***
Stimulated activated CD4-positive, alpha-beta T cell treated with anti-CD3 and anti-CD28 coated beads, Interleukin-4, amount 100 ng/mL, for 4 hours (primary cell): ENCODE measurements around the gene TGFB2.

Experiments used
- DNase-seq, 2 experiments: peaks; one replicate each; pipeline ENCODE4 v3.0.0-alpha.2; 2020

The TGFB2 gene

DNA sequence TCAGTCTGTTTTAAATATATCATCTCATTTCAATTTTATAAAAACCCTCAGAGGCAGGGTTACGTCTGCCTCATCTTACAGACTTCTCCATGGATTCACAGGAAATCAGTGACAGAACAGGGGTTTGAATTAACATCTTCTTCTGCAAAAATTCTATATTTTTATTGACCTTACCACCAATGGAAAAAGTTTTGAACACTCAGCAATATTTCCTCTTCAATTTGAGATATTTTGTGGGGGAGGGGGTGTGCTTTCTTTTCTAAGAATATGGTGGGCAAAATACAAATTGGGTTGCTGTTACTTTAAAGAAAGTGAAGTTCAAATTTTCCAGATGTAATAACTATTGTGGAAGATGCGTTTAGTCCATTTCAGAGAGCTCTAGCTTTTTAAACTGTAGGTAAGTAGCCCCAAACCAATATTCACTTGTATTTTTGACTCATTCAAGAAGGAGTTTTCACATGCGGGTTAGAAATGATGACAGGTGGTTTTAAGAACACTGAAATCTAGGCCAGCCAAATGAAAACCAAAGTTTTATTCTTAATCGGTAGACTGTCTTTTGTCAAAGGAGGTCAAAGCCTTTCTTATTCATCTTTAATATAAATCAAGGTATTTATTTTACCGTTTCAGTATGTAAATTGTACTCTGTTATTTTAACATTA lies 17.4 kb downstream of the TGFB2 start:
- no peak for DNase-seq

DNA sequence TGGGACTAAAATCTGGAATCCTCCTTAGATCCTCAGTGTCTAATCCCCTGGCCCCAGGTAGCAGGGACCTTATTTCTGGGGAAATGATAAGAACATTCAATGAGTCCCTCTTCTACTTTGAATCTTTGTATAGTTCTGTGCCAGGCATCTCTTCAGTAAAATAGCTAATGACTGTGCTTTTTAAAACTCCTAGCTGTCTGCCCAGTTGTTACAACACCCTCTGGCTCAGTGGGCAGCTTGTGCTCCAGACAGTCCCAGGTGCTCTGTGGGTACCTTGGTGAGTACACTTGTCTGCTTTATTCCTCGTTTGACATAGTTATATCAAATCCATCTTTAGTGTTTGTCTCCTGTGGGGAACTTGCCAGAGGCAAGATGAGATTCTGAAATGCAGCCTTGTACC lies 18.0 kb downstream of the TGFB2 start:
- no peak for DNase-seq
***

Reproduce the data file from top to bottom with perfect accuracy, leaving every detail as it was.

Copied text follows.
Stimulated activated CD4-positive, alpha-beta T cell treated with anti-CD3 and anti-CD28 coated beads, Interleukin-4, amount 100 ng/mL, for 4 hours (primary cell): ENCODE measurements around the gene TGFB2.

Experiments used
- DNase-seq, 2 experiments: peaks; one replicate each; pipeline ENCODE4 v3.0.0-alpha.2; 2020

The TGFB2 gene

DNA sequence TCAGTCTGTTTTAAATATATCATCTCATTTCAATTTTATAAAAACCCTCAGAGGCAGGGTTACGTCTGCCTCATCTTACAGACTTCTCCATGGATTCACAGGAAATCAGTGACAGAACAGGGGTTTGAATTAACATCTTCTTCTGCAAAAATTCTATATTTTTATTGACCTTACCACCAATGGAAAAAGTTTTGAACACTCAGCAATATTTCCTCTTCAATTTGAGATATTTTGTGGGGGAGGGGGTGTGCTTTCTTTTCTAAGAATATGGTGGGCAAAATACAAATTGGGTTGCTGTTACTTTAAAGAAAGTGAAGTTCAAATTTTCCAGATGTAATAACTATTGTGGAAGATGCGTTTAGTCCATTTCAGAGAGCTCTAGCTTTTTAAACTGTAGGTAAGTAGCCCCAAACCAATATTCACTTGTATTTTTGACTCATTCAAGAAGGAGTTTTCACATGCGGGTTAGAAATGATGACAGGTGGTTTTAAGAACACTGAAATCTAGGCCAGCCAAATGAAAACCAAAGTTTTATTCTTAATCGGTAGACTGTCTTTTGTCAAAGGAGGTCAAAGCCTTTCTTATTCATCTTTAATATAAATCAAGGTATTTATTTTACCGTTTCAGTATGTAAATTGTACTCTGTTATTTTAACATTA lies 17.4 kb downstream of the TGFB2 start:
- no peak for DNase-seq

DNA sequence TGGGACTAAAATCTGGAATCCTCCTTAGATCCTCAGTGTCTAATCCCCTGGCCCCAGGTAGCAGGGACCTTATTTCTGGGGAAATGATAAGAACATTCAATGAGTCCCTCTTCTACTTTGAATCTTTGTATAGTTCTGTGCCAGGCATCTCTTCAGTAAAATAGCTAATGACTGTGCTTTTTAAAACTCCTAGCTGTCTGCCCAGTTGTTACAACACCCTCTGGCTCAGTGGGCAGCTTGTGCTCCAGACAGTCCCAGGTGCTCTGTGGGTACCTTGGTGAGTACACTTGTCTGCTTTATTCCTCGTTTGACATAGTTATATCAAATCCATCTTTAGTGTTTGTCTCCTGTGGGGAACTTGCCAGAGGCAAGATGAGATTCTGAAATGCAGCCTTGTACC lies 18.0 kb downstream of the TGFB2 start:
- no peak for DNase-seq